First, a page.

Improving hospital-based trauma care for road traffic injuries in Malawi

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BACKGROUND: The mortality rate from road traffic injuries has increased in sub-Saharan Africa as the number of motor vehicles increase. This study examined the capacity of hospitals along Malawi's main north-south highway to provide emergency trauma care.

METHODS: Structured interviews and checklists were used to evaluate the infrastructure, personnel, supplies, and equipment at all four of Malawi's central hospitals, ten district hospitals, and one mission hospital in 2014. Most of these facilities are along the main north-south highway that spans the country.

RESULTS: Between July 2013 and March 2014, more than 9 200 road traffic injuries (RTIs) and 100 RTI deaths were recorded by the participating hospitals. All of the hospitals reported staff shortages, especially during nights and weekends. Few clinicians had completed formal training in emergency trauma management, and healthcare workers reported gaps in knowledge and skills, especially at district hospitals. Most central hospitals had access to the critical supplies and medications necessary for trauma care, but district hospitals lacked some of the supplies and equipment needed for diagnosis, treatment, and personal protection.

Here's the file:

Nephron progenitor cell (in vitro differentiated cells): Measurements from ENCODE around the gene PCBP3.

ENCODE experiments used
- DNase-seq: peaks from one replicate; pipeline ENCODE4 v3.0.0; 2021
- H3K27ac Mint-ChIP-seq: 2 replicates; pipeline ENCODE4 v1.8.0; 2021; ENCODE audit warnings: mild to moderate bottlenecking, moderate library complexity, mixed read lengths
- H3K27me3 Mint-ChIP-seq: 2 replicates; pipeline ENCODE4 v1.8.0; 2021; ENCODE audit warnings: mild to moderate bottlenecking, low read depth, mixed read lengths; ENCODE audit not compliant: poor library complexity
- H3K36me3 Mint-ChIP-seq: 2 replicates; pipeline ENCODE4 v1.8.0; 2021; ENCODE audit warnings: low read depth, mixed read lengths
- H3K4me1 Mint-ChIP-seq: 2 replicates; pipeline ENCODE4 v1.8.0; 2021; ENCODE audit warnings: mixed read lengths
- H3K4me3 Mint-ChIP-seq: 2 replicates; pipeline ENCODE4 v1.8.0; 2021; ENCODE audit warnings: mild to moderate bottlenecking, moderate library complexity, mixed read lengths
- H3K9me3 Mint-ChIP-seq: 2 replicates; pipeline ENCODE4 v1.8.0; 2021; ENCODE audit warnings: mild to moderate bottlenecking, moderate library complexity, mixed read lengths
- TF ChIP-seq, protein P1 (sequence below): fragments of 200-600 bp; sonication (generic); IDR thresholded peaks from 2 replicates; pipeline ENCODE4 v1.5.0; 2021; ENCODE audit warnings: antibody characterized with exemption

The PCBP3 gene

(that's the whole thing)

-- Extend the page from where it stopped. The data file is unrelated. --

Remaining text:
CONCLUSION: The mortality and disability burden from road traffic injuries in Malawi (and other low-income countries in sub-Saharan Africa) can be reduced by ensuring that every central and district hospital has a dedicated trauma unit with qualified staff who have completed primary trauma care courses and have access to the equipment necessary to save lives.